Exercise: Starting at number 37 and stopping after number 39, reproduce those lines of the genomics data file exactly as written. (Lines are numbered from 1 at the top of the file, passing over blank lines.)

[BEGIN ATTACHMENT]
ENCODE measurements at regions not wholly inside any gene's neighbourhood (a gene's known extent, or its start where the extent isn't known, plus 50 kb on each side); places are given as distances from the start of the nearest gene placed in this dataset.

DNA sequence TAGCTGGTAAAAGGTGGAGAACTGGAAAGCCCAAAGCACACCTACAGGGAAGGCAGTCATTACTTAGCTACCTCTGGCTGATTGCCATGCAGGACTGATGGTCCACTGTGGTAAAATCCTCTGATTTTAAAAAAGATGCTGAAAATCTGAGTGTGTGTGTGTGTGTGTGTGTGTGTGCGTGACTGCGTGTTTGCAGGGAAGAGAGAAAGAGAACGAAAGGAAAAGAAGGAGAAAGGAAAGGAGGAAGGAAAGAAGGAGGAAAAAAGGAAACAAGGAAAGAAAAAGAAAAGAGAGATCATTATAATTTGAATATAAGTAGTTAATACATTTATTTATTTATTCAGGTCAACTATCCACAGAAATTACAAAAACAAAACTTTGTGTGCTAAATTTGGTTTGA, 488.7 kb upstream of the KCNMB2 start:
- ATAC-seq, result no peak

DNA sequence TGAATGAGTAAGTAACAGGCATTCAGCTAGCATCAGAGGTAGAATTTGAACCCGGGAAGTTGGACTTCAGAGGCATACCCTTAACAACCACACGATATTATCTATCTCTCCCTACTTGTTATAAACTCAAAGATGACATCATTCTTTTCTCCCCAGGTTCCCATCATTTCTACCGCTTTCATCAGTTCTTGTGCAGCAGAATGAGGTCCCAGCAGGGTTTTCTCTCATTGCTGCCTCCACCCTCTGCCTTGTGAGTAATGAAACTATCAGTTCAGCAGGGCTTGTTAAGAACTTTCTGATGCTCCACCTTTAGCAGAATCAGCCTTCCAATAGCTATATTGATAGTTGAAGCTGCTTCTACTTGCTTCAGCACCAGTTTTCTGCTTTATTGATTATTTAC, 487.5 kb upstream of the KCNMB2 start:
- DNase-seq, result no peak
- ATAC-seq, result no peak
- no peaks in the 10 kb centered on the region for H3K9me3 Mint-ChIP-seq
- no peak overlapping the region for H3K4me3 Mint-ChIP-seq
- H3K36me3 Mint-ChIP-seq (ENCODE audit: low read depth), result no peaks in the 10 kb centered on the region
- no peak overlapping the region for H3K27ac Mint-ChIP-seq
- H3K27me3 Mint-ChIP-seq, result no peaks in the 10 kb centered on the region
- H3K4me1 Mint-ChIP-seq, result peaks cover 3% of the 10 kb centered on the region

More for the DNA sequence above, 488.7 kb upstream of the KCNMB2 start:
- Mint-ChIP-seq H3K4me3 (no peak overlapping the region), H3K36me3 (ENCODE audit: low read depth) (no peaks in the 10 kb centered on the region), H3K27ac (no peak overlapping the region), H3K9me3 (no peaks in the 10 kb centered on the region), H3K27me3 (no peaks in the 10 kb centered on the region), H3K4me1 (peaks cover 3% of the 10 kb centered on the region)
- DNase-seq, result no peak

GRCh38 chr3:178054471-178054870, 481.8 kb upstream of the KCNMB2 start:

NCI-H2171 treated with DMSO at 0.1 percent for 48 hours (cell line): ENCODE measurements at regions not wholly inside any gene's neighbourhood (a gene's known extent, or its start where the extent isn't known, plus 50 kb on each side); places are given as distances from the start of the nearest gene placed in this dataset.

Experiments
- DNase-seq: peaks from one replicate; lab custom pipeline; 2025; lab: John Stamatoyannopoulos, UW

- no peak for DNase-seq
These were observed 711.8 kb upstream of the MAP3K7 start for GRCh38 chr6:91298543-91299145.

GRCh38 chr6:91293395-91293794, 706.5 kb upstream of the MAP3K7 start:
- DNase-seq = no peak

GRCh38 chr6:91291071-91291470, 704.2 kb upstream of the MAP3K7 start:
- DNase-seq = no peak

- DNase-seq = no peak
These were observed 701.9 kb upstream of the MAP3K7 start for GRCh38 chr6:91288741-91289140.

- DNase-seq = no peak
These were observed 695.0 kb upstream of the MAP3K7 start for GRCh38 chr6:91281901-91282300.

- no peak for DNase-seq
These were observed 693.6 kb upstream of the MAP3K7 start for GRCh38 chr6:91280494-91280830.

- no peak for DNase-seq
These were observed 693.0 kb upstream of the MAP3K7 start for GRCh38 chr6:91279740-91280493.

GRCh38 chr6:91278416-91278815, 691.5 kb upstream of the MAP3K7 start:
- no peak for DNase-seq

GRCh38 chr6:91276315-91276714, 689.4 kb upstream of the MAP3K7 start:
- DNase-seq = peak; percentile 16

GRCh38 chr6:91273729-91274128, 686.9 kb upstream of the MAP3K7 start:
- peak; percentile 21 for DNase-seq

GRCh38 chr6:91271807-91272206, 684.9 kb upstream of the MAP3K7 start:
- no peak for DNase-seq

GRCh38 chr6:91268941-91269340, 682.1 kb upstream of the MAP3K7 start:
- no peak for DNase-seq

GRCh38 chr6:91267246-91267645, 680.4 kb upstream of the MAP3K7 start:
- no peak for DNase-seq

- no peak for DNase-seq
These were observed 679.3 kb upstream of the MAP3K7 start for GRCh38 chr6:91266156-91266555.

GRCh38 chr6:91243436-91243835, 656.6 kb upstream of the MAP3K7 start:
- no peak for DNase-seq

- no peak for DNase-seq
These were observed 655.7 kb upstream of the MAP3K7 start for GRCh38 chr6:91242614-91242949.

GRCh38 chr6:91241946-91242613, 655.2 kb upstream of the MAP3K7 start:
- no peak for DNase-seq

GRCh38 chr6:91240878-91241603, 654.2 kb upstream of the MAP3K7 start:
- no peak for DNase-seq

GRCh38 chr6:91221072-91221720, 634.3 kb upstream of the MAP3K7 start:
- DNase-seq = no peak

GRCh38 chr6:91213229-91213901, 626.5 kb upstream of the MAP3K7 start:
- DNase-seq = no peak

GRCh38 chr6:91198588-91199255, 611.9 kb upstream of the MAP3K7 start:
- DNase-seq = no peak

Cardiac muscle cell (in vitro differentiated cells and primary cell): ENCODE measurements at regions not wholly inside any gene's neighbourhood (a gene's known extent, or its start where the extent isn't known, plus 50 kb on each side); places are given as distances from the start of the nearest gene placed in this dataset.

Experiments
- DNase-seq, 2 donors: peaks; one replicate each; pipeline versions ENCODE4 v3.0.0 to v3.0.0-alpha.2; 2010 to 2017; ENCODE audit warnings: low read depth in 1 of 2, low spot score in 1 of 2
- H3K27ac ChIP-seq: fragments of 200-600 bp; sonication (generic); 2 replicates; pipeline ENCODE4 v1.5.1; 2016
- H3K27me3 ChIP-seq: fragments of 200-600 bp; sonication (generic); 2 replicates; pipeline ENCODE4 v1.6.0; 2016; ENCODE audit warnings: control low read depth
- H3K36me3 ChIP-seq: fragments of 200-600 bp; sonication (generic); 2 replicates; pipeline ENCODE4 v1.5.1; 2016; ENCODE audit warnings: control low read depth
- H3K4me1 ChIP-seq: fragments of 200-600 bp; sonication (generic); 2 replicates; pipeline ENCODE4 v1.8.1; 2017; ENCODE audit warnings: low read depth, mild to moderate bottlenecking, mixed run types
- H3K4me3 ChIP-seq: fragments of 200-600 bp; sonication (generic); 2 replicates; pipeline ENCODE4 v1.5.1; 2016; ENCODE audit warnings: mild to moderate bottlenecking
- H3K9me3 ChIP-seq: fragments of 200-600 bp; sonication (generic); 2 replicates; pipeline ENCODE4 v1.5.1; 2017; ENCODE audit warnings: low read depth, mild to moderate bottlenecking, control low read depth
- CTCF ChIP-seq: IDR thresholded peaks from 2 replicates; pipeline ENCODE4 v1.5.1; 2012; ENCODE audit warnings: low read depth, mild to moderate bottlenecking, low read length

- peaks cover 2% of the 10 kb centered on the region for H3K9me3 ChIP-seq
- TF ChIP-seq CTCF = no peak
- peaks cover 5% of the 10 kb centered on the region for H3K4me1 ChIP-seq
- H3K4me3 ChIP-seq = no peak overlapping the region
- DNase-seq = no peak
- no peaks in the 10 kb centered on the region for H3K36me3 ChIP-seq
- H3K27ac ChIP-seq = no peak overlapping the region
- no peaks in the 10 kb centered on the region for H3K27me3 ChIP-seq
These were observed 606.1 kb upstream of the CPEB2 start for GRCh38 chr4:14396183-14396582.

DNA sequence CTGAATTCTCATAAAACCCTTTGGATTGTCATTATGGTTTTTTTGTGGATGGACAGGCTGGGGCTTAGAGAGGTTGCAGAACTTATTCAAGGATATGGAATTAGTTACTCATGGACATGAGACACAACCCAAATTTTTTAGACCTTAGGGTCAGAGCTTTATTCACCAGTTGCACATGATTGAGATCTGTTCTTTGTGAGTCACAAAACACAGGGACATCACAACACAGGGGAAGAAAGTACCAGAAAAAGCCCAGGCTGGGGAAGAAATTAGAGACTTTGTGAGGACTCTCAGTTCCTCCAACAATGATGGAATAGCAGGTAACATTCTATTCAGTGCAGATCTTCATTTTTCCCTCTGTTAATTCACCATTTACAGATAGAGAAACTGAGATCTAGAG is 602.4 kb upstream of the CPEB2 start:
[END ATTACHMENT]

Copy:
- DNase-seq = peak; percentile 16

GRCh38 chr6:91273729-91274128, 686.9 kb upstream of the MAP3K7 start:
- peak; percentile 21 for DNase-seq